TRAVEL GAZETTE – 2016 Olympic Games host Rio de Janeiro is one of the globe’s culinary capitals, offering the best of Brazilian cuisine, as well as international fare.
Brazil’s varied ethnic makeup, including African, Portuguese and indigenous cultures, is reflected in its range of national dishes, with each region boasting local specialties.
Brazil’s star national dish is “feijoada,” a thick hearty stew of black beans and pork accompanied by white rice, “farofa” (toasted manioc flour), thinly shredded cabbage and orange slices. The dish is traditionally eaten on Saturdays.
While many foreigners may not have heard about feijoada, they almost certainly are familiar with the popular Brazilian export known as the “churrascaria,” a dining concept that has taken the world by storm. Customers at the Brazilian-style steakhouse pay a fixed price for a wide range of barbecued meat dishes, all served on sword-long skewers.
At lunch time, Brazilians prefer what is locally known as “buffets by the kilo,” where, as the name implies, clients can choose from an ample buffet and pay for their dish by weight.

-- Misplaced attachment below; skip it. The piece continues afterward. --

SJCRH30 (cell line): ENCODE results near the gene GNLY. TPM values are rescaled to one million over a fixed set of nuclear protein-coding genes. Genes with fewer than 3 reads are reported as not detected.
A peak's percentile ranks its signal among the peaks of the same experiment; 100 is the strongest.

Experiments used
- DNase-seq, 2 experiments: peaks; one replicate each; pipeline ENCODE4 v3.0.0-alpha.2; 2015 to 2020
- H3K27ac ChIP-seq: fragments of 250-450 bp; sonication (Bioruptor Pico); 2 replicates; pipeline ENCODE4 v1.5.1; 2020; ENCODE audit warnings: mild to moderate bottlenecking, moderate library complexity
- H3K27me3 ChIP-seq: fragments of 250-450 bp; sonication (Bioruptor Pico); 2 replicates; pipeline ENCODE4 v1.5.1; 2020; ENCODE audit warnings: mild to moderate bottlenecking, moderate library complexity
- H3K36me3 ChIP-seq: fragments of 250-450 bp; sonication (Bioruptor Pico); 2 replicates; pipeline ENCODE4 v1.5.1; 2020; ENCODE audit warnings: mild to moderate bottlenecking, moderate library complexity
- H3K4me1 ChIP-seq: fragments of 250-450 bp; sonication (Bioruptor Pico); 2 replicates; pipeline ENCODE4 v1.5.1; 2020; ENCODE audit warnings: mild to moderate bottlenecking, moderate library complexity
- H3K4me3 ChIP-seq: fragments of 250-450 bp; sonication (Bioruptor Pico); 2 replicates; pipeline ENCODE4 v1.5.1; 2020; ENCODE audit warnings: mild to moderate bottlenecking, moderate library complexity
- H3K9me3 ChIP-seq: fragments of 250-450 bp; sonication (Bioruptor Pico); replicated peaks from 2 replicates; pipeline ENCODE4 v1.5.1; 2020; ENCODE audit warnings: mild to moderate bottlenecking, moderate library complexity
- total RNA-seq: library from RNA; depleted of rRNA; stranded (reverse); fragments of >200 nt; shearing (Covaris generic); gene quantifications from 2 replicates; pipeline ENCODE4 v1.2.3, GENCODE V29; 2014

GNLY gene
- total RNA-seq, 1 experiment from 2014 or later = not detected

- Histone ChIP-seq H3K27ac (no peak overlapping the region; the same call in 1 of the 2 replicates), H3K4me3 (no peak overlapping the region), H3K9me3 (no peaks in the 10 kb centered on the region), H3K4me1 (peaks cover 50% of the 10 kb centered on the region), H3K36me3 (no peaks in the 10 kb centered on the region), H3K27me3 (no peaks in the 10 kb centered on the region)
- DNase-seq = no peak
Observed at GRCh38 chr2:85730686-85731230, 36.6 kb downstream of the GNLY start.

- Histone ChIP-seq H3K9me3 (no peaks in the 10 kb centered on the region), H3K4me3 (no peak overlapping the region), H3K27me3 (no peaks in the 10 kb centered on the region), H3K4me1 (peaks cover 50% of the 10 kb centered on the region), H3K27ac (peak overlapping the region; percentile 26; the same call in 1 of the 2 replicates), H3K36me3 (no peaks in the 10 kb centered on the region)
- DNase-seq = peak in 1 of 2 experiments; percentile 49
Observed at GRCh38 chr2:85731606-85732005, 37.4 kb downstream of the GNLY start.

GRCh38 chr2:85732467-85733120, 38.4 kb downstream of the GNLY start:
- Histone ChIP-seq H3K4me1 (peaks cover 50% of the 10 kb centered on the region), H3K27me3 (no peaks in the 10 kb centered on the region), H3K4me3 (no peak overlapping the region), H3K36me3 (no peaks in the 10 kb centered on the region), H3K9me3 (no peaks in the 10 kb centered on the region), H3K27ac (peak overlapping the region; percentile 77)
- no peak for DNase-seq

Desserts often feature Brazil’s variety of tropical fruits, from maracuya (passion fruit) to mango, guayaba, papaya, sugarcane, coconut and pineapple, often whipped into a mousse.
A popular baked dessert is “quindim,” a Portuguese-influenced custard made with sugar, egg yolks and coconut.
For a bite on the go, Rio’s tourism districts, especially the downtown area, and Copacabana and Ipanema beaches, are teeming with food stands and food carts.
Try the buttered corn on the cob, tapioca crepes filled with sweet or savory fillings, like chocolate, banana or coconut, and cheese or ground beef, and churros (sugar-sprinkled fried dough sticks) filled with chocolate syrup or milk caramel.
“Botecos” are typical bars that serve food, such as “bolinhos de bacalhau,” (cod croquettes) another Portuguese-inspired dish, and meat- or shrimp-filled turnovers called “pastes.”
Fans of fish and seafood should try “casquinha de siri” made with crab meat served in its own shell. “Coxinhas” are chicken croquettes and “linguica encebollada” is a type of sausage that’s sliced, fried and served with cooked onions.
Brazilians drink a lot of beer, mainly because the local variety is only mildly alcoholic and the high temperatures make it a popular alternative.
However, the country’s national drink is the caipirinha, a cocktail made of cachaca (firewater made of sugarcane), lime and sugar. That’s the traditional recipe, though bars also offer newfangled versions made with strawberries, grapes or tropical fruits.
For a non-alcoholic thirst quencher, try coconut water or any of numerous fruit juices, sold at stands everywhere. And to top off a meal, order a “cafezinho,” a strong-tasting cup of coffee.